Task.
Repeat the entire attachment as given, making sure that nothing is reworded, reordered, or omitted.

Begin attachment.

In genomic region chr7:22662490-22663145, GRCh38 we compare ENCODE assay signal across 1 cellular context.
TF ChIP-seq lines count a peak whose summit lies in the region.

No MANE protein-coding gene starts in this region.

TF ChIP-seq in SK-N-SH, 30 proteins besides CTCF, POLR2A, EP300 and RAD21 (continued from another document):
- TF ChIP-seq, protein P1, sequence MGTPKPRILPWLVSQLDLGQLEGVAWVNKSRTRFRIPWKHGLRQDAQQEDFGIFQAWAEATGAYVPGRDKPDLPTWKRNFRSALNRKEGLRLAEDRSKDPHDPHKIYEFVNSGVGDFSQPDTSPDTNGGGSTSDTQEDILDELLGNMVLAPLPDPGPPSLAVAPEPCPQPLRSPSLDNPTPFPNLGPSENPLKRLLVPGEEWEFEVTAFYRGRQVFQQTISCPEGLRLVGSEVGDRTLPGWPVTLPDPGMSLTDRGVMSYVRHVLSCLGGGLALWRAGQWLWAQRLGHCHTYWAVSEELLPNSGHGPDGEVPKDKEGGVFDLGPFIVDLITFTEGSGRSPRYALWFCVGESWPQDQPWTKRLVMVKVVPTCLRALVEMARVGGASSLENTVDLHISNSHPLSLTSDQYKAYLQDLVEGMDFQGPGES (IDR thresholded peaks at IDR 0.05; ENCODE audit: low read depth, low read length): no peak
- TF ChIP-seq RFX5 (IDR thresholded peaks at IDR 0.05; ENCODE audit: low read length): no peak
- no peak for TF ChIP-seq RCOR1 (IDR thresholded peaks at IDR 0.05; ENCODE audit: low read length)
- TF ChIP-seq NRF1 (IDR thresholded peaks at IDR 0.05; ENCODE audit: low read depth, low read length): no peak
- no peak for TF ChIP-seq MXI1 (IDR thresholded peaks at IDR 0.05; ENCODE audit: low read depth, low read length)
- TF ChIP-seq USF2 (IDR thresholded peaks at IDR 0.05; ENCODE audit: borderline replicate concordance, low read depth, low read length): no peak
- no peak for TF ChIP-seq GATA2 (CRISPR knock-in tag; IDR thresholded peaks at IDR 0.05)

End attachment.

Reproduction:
In genomic region chr7:22662490-22663145, GRCh38 we compare ENCODE assay signal across 1 cellular context.
TF ChIP-seq lines count a peak whose summit lies in the region.

No MANE protein-coding gene starts in this region.

TF ChIP-seq in SK-N-SH, 30 proteins besides CTCF, POLR2A, EP300 and RAD21 (continued from another document):
- TF ChIP-seq, protein P1, sequence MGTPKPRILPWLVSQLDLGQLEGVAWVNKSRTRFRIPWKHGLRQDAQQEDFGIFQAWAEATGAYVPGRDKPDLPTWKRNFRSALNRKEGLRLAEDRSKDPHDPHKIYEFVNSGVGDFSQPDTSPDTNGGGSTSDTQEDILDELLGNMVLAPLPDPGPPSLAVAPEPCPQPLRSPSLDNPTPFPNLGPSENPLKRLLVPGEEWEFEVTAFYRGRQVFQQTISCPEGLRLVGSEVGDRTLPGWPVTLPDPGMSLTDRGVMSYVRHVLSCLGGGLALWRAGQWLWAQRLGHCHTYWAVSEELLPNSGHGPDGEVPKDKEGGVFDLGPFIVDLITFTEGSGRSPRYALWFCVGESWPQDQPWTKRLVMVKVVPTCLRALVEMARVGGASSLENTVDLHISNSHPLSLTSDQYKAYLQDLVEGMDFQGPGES (IDR thresholded peaks at IDR 0.05; ENCODE audit: low read depth, low read length): no peak
- TF ChIP-seq RFX5 (IDR thresholded peaks at IDR 0.05; ENCODE audit: low read length): no peak
- no peak for TF ChIP-seq RCOR1 (IDR thresholded peaks at IDR 0.05; ENCODE audit: low read length)
- TF ChIP-seq NRF1 (IDR thresholded peaks at IDR 0.05; ENCODE audit: low read depth, low read length): no peak
- no peak for TF ChIP-seq MXI1 (IDR thresholded peaks at IDR 0.05; ENCODE audit: low read depth, low read length)
- TF ChIP-seq USF2 (IDR thresholded peaks at IDR 0.05; ENCODE audit: borderline replicate concordance, low read depth, low read length): no peak
- no peak for TF ChIP-seq GATA2 (CRISPR knock-in tag; IDR thresholded peaks at IDR 0.05)